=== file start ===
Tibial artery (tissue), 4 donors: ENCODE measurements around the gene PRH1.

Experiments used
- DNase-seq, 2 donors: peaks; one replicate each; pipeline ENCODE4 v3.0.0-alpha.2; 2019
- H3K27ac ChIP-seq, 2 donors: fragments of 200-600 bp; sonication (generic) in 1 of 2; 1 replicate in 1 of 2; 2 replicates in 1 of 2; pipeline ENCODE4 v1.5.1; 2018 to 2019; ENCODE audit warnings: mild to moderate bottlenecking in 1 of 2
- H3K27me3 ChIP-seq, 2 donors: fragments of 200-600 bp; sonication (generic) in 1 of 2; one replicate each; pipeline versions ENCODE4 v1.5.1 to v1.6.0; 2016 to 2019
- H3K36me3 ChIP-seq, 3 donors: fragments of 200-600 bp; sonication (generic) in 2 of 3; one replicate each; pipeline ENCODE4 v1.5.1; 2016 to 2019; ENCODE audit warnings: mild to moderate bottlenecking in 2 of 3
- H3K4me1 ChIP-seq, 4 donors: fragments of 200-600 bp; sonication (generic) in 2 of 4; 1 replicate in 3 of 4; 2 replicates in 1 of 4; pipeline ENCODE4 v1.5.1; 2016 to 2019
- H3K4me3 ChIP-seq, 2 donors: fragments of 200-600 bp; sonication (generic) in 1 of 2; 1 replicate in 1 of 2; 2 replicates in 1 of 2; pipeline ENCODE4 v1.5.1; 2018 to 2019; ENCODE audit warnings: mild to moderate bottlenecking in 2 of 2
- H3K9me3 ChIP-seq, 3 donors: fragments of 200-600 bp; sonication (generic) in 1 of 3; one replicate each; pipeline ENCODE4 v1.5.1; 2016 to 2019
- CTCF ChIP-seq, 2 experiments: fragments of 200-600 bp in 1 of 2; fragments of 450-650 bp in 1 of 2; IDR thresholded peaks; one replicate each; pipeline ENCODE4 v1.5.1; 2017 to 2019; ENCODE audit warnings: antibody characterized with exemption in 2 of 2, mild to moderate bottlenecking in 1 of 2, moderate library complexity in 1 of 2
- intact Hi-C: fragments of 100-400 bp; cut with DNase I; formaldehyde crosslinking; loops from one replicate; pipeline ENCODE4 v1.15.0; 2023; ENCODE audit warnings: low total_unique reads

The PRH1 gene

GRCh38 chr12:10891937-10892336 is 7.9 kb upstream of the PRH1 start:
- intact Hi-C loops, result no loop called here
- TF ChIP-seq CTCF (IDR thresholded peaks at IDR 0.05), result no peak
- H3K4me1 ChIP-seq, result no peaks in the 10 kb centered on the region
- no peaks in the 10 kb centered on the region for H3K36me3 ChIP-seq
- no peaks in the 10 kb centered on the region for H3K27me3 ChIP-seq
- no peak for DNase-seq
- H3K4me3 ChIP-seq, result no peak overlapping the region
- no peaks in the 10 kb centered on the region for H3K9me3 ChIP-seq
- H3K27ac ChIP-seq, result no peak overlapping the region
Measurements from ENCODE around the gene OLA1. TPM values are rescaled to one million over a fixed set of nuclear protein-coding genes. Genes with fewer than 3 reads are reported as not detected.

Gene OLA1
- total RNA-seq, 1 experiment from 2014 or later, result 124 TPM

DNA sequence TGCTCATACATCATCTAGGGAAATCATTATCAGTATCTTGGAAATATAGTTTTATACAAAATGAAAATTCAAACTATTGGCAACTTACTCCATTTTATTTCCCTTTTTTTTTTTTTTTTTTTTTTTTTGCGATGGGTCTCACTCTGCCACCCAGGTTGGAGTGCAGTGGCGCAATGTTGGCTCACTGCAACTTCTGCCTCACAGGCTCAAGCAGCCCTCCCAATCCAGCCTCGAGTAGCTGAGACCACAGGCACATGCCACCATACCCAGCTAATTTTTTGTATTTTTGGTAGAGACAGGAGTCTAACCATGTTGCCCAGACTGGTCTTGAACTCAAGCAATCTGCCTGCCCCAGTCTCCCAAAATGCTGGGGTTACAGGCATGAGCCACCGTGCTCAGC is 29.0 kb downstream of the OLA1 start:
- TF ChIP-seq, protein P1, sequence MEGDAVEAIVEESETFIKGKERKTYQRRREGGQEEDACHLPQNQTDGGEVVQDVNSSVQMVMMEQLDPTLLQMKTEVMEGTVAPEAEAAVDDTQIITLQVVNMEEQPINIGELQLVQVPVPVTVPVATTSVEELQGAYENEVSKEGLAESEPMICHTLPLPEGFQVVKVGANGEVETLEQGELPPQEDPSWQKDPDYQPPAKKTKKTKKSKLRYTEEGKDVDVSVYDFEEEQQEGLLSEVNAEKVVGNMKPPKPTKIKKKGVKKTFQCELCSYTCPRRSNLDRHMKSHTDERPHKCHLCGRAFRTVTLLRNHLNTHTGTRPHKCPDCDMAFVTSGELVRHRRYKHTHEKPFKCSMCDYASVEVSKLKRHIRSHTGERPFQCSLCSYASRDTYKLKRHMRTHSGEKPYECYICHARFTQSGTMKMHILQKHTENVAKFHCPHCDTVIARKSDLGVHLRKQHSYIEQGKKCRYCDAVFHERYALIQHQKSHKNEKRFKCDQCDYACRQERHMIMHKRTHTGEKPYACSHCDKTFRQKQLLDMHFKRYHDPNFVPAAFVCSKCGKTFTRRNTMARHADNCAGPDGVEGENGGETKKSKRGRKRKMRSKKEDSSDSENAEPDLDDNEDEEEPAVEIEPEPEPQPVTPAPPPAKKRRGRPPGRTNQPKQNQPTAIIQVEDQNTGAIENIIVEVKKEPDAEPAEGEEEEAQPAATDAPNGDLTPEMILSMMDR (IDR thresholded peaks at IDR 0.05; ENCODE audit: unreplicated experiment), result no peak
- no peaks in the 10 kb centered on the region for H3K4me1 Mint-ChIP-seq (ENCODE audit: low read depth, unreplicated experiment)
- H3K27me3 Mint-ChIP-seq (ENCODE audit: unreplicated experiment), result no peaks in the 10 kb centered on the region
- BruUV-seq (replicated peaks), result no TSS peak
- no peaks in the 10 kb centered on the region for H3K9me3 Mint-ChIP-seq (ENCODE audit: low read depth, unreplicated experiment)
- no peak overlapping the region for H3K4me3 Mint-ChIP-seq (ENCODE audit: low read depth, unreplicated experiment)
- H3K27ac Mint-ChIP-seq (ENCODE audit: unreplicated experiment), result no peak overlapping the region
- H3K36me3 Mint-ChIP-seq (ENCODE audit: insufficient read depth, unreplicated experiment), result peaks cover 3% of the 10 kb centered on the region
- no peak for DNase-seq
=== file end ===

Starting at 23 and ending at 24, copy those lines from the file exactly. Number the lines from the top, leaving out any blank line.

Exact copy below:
Measurements from ENCODE around the gene OLA1. TPM values are rescaled to one million over a fixed set of nuclear protein-coding genes. Genes with fewer than 3 reads are reported as not detected.

Gene OLA1